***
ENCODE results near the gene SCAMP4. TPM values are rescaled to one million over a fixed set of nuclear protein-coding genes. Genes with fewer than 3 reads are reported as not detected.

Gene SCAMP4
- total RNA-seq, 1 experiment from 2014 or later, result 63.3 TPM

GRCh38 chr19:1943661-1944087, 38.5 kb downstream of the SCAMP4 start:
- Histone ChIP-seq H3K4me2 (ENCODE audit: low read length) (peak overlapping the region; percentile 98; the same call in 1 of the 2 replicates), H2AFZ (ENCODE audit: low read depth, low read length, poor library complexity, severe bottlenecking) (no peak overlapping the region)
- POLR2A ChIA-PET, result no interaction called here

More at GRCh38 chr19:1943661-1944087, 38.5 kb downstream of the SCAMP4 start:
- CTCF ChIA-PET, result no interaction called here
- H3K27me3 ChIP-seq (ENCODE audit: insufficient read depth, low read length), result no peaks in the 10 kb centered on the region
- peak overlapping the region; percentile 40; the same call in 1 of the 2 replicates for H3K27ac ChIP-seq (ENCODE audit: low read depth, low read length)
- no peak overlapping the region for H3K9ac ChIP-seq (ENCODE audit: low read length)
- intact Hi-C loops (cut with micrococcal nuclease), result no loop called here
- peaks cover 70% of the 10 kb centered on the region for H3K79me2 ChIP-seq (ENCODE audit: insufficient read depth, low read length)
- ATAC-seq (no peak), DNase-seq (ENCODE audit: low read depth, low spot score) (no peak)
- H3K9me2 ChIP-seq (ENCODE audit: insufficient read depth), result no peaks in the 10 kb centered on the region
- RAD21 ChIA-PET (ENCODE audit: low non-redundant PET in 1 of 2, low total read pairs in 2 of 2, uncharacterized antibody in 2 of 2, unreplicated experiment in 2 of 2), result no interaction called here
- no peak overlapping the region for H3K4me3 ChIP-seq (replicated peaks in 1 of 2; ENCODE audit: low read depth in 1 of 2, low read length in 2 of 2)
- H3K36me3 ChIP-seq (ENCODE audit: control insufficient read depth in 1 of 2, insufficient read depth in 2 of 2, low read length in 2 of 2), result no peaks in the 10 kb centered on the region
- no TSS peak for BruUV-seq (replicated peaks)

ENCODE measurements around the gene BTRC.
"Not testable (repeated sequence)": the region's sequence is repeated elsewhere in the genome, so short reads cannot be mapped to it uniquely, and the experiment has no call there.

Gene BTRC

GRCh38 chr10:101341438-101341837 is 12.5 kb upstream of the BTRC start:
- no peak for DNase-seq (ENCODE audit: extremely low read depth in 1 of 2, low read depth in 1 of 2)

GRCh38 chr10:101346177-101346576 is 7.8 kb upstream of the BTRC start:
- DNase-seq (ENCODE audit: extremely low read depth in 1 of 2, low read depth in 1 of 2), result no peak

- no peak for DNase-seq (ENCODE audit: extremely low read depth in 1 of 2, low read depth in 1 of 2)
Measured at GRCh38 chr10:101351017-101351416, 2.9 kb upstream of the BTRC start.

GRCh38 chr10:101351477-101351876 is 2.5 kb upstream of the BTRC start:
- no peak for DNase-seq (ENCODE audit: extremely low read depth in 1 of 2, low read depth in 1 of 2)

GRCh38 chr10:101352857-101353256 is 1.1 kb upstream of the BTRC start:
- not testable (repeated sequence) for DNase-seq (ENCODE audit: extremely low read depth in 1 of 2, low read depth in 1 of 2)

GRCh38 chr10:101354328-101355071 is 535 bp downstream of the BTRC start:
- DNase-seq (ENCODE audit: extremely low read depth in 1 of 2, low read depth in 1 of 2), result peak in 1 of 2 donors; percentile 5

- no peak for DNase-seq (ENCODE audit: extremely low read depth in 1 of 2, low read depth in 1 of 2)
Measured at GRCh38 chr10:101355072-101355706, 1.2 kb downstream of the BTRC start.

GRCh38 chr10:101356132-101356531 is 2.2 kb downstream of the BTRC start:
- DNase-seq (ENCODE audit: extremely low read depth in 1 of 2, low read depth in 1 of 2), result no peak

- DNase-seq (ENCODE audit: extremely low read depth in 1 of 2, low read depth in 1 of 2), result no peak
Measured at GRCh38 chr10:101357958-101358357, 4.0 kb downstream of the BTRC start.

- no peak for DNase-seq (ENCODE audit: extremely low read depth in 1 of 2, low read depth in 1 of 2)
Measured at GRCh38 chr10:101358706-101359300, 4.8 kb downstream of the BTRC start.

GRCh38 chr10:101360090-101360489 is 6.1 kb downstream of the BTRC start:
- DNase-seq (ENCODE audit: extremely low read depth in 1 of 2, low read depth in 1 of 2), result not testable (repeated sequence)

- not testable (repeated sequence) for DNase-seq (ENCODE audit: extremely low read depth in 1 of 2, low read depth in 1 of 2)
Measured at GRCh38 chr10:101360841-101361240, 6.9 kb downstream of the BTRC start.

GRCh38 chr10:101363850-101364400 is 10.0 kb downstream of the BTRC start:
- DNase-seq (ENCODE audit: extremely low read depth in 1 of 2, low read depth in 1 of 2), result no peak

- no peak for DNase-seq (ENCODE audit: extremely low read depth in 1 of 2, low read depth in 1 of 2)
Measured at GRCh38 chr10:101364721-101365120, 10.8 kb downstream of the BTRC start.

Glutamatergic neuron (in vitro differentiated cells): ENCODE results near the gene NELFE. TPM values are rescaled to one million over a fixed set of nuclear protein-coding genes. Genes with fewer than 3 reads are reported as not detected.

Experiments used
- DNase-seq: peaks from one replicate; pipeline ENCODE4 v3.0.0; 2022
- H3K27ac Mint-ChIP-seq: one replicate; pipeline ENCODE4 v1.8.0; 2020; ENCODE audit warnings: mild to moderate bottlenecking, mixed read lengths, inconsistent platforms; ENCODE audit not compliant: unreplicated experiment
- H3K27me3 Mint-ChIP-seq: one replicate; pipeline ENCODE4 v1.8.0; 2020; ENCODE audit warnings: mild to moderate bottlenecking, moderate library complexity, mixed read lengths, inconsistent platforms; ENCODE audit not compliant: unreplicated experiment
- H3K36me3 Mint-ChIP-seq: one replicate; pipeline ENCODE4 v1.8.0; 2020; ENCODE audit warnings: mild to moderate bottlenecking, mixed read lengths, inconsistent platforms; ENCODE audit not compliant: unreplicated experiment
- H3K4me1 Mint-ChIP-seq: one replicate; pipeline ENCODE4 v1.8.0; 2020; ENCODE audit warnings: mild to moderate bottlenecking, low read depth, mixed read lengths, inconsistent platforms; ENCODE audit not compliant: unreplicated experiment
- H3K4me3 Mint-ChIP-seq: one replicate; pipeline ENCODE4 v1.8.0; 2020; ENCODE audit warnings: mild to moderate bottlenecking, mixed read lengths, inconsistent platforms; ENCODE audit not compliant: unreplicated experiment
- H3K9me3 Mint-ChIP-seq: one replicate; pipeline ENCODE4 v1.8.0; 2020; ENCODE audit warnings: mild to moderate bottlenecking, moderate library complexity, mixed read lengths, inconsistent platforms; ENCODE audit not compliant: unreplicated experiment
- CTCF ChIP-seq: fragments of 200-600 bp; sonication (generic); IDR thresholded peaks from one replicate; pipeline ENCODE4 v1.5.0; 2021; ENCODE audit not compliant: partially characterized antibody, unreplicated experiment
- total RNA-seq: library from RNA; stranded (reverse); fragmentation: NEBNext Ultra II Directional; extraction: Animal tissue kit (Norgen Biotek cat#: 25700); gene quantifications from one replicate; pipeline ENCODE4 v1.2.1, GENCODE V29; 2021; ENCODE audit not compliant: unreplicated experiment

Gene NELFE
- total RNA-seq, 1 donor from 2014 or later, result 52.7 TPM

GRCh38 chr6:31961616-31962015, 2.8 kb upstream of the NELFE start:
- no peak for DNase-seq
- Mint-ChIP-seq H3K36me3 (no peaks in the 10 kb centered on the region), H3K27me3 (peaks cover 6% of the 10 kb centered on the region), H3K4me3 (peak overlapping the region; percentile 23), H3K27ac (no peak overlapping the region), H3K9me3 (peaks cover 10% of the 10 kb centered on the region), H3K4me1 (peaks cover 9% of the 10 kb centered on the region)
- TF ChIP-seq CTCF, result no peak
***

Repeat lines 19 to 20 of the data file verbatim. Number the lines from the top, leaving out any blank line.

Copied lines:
- no TSS peak for BruUV-seq (replicated peaks)

ENCODE measurements around the gene BTRC.